Independent agency owners spend their entire careers worrying about the risks and exposures of others. Managing the risks of their own agencies can take a backseat to helping their clients.
While agents appreciate the importance of errors and omissions (E&O) coverage and the need for a strong risk management approach, they are at times “a little like the childhood fable of the cobbler’s children having no shoes,” says Mark Angelucci, resident senior vice president and E&O segment leader, Utica National Insurance Group.
“They are so focused on their clients’ insurance needs that they can neglect their own,” Angelucci said.
Many agents treat their clients better than they do themselves.
Agents E&O is “vital to protecting the agency’s hard earned assets and reputation,” according to Sabrena Sally, senior vice president, Westport Insurance Corp., which serves as an underwriting carrier for the Big “I’s” Professional Liability Program.
“In the same way agencies recommend their customers periodically assess their risks, agencies too should review their E&O coverage versus their exposure,” Sally said.
According to Insurance Journal‘s 2016 Agency E&O Survey, the majority (83.5 percent) of agency owners purchase E&O coverage to protect their agency’s assets.
Agents should be alert to many of the same issues they weigh when they are recommending coverages for their clients. “Coverage terms and limits relevant to the exposures of the agency’s operations, the experience of the carrier in the agent’s E&O space, the reputation of the carrier’s claims team, the longevity and stability of the association program through which the coverage is being purchased – all of these are important considerations when purchasing agency E&O,” Sally said.
According to Sally, there are certain questions agency owners should be asking at the time of purchasing insurance: “Has their agency experienced growth? Has their customer base changed to include insuring higher values and limits or customers with higher exposures? Has the ownership structure of the agency changed to one which might prefer higher limits?”
Also, has the agency moved from a sole proprietor to a partnership or incorporated with multiple owners?
Angelucci believes that a good relationship with their E&O underwriter can provide agents with additional coverage and limits options that might have been overlooked.
In addition to buying the right agency E&O coverage, agents must stay focused on risk management within their agencies — just as they tell their clients to implement workplace safety measures and adopt best practices.
Knowledge and Time
Coverage knowledge is one area where agencies can always strengthen themselves and their employees, says Chris Burand, founder and owner of Burand & Associates LLC, based in Pueblo, Colo., which provides agency management consulting services including agency E&O exposure reviews.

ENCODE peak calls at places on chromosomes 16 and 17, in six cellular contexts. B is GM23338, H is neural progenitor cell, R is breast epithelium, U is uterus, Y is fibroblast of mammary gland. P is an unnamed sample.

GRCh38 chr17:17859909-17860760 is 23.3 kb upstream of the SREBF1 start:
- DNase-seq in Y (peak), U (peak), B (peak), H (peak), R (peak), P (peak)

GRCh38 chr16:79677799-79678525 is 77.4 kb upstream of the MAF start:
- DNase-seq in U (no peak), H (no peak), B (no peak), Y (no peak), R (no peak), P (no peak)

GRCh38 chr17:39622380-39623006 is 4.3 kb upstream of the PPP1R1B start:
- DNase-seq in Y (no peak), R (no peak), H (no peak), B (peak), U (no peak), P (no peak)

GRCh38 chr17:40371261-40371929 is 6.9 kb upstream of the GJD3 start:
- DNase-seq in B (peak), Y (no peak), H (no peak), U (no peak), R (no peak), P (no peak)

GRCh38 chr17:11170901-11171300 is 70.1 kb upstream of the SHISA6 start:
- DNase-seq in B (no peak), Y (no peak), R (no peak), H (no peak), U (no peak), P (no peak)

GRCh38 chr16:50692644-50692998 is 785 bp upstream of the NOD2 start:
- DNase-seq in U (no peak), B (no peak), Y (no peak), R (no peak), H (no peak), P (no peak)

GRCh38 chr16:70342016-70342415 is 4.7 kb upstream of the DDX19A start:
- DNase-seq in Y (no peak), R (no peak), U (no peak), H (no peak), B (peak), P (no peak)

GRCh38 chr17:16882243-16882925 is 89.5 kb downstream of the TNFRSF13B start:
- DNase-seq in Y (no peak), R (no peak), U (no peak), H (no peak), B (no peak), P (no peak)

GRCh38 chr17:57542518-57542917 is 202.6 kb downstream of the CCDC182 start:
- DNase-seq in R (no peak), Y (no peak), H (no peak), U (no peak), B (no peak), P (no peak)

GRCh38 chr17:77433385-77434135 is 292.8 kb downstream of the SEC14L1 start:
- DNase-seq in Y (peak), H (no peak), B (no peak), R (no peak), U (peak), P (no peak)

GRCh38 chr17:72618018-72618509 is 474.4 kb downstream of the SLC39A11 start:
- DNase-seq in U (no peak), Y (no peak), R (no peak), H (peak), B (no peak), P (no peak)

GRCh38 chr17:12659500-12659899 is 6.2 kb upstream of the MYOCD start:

Agencies are still being sued for failure to provide the right coverage to insureds, and often this occurs with less experienced agency staff, he said. Some agents just don’t know their coverages well enough. “It’s not only that they don’t understand their coverages, they also don’t understand what coverages their clients often need,” Burand adds. “I see that a lot.”
Burand says that while continuing education is important, so is putting in the time and effort needed to properly address the needs of every client and eliminate this E&O exposure.
The best agents are good at thoroughly understanding what their clients’ needs are, he says, and they take the time – make the time – to find out what those needs are. “They really do a good job of searching the marketplace for the policies that fit those needs closest,” Burand says.
Westport’s Sally believes agencies are becoming more knowledgeable about the coverages available for their customers and are using technology to increase efficiency in providing that coverage. But in her view, where agencies struggle the most is in finding a consistent balance in their workload.
“The struggle remains in balancing the need to perform all transactions the same way every time, and to document each transaction, balancing that against being customer friendly, and managing the daily work flow,” she said. “For example, the ‘best’ documentation would consist of a detailed analysis of a commercial customer’s exposures, insurance options to address each one, with the customer signing off on declined coverages.”
In theory that approach is best, but Sally understands the real-world environment and that demands placed on today’s independent agents make that practice difficult. “In a business that is still relationship based, this is not always achievable,” she said. “In addition, we are human beings. The best processes and procedures are still prone to human error.”